I’ve been shortlisted for a Brilliance in Blogging Award.  If you could see your way to voting for me in category seven, Go!, I’d be eversograteful.

Also, if you fancied nominating me for a MAD award (I was a finalist a couple of years back) I’d love you forever.  You have to nominate a blogger of the year *looks modest* then you can vote in as many categories as you like.  There’s a new travel category this year I’ve got my eye on…

The cheque’s in the post.

How much?

27 Mar

with a view like this, does it matter that the accommodation is a bit grotty?

I remember a conversation with a friend, many months ago, before we went on our trip, sitting on a park bench in the sunshine as our children climbed and swung and balanced on stuff.  If it’s not rude, she said, can I ask how you can afford all this, how much is it costing, must be at least a hundred thousand pounds.  I laughed.  She was imagining nine months of her type of holiday strung together, proper hotels next to the beach, taxis, meals in restaurants.  I won’t pretend a nine month holiday was cheap, but it wasn’t anything like as expensive as she was imagining.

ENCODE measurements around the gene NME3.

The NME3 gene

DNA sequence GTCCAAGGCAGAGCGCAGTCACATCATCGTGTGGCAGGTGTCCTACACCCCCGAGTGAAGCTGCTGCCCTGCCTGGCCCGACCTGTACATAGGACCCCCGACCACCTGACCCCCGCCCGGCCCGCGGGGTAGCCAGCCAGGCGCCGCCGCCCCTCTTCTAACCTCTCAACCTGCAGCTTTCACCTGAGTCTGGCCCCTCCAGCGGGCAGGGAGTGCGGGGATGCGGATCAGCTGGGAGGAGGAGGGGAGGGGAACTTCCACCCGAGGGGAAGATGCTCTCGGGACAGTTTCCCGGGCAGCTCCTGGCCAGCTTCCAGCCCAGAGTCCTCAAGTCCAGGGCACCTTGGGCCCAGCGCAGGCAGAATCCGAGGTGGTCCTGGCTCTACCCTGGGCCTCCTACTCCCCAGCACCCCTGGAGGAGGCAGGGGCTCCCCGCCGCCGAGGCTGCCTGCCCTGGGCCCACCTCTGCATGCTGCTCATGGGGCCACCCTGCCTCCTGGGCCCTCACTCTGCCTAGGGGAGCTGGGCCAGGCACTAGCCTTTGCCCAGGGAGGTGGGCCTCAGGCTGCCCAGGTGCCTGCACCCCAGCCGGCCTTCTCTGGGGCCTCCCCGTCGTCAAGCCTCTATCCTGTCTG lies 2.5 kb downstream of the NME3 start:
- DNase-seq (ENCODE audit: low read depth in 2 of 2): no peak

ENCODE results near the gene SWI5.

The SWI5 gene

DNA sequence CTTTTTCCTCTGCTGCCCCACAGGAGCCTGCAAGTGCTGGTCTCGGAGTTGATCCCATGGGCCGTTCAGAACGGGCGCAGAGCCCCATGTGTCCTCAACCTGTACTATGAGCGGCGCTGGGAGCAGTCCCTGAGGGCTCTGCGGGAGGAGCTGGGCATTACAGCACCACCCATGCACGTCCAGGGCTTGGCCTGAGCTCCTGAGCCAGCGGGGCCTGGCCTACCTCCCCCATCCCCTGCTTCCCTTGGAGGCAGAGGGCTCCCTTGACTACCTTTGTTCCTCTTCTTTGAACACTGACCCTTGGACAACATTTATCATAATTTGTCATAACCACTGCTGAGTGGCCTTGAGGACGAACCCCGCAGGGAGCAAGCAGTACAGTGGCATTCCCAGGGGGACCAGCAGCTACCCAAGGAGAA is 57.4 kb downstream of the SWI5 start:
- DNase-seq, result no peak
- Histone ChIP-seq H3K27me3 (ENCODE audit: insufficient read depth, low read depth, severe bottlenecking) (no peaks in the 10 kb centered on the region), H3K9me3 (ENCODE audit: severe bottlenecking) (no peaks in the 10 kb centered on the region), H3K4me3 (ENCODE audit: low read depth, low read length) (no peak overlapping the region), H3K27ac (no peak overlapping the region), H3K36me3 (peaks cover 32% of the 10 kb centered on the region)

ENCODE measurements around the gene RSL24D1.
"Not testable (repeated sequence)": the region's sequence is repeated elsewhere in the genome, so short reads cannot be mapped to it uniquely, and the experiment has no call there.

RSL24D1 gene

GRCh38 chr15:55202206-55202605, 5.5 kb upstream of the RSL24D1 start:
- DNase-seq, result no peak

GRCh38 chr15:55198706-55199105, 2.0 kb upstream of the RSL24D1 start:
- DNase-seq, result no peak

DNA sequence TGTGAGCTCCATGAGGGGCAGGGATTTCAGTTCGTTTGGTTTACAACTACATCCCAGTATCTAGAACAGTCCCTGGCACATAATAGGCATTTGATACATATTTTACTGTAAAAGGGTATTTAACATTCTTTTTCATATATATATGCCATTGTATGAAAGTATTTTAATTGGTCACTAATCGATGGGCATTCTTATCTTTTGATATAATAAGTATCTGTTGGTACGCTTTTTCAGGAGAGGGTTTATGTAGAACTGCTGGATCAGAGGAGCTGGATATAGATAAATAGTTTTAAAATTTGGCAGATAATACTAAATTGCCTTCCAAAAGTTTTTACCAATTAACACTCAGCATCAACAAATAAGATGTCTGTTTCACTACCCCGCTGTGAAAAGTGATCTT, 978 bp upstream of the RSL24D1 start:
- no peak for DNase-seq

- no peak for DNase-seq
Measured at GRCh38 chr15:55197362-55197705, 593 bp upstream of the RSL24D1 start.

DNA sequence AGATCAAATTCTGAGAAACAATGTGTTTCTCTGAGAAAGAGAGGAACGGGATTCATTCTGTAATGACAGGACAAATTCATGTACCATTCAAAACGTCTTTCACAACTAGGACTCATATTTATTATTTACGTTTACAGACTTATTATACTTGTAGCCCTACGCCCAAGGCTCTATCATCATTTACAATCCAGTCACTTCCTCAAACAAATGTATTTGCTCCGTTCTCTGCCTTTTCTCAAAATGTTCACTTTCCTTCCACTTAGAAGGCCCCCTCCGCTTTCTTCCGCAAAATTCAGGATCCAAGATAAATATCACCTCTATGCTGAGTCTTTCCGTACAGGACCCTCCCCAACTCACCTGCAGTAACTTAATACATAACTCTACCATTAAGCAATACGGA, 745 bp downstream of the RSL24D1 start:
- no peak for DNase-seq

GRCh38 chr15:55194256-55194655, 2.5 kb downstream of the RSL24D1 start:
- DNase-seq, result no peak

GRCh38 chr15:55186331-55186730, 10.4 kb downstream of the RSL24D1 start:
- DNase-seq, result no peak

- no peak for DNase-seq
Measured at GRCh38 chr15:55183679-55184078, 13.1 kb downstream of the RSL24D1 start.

We never stayed near the beach, except for when we camped.  We usually stayed four blocks back, in the highrise without a decent view, five to a slightly too small room with the youngest child on a lilo.  Or we stayed in the guesthouse at the far end of town, too quiet for most tourists, not close enough to the restaurants.  Or in the condo that was next to the beach, but the beach you couldn’t swim in because of the crocodiles.  Often our accommodation was slightly depressing, damp, cramped, with a whiff of the ageing surfer who chats up young blondes in the lift.  But we got to visit the same beaches as the people who’d spent a small fortune.  Got to see the same turtles.